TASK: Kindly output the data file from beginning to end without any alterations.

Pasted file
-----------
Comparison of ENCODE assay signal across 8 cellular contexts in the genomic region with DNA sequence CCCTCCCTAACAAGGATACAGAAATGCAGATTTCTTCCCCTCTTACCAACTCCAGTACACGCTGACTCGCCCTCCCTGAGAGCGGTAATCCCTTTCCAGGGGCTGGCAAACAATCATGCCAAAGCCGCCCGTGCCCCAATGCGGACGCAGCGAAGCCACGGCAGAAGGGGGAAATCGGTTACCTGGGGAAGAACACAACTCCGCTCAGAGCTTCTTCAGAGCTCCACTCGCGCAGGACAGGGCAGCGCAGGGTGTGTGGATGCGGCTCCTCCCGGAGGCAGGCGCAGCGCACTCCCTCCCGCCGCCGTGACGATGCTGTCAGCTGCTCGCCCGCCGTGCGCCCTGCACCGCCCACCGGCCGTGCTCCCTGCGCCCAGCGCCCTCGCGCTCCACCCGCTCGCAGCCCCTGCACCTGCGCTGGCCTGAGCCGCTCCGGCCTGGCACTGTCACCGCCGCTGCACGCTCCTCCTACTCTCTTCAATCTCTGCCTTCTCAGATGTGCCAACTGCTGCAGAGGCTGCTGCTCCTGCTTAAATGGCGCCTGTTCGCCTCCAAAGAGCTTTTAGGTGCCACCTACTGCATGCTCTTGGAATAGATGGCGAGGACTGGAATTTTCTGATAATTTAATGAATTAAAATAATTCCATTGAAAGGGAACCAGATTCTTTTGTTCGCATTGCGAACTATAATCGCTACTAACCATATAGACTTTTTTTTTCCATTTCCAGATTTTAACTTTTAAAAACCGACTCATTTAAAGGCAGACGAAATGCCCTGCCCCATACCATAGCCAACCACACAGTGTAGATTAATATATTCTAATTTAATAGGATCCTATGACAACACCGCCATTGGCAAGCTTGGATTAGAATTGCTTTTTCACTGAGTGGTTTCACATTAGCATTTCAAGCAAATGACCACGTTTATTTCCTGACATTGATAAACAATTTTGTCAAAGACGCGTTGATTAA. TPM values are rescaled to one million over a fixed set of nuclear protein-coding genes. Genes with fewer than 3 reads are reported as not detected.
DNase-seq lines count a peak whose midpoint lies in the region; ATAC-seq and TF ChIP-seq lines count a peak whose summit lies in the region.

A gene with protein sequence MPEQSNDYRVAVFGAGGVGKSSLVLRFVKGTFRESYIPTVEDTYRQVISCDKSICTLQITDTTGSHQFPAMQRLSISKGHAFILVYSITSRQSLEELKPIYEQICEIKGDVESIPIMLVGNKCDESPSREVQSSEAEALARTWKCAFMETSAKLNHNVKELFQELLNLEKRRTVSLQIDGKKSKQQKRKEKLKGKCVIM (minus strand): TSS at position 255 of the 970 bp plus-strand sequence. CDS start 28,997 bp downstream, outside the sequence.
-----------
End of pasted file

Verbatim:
Comparison of ENCODE assay signal across 8 cellular contexts in the genomic region with DNA sequence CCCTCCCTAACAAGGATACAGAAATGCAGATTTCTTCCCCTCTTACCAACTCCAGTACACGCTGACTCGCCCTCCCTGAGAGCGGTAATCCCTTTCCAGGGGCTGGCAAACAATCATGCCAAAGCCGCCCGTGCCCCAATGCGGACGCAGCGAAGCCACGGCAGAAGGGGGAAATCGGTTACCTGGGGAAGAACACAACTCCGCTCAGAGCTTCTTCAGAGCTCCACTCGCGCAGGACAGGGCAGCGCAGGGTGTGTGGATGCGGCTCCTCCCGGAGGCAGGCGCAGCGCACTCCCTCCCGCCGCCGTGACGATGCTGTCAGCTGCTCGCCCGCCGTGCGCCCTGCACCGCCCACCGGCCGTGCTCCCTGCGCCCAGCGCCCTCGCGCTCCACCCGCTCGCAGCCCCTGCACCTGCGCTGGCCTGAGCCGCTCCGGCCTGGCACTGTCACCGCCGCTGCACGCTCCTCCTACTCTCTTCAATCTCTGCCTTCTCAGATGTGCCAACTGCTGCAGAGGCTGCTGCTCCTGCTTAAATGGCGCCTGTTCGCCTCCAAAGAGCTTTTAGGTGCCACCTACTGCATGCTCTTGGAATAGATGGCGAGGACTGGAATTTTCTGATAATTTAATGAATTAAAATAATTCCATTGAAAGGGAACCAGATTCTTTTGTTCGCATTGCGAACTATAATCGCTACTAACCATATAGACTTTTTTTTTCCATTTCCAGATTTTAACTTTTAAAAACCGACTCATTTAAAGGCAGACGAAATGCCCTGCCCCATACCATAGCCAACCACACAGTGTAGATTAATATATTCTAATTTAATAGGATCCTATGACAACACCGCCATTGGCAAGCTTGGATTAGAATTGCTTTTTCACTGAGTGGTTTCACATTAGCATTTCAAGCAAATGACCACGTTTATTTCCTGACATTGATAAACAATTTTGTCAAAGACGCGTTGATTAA. TPM values are rescaled to one million over a fixed set of nuclear protein-coding genes. Genes with fewer than 3 reads are reported as not detected.
DNase-seq lines count a peak whose midpoint lies in the region; ATAC-seq and TF ChIP-seq lines count a peak whose summit lies in the region.

A gene with protein sequence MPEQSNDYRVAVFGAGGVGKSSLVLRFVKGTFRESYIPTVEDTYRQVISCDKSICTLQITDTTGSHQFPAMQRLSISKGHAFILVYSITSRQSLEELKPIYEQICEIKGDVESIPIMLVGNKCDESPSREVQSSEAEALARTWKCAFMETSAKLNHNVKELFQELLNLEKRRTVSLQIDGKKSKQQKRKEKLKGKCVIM (minus strand): TSS at position 255 of the 970 bp plus-strand sequence. CDS start 28,997 bp downstream, outside the sequence.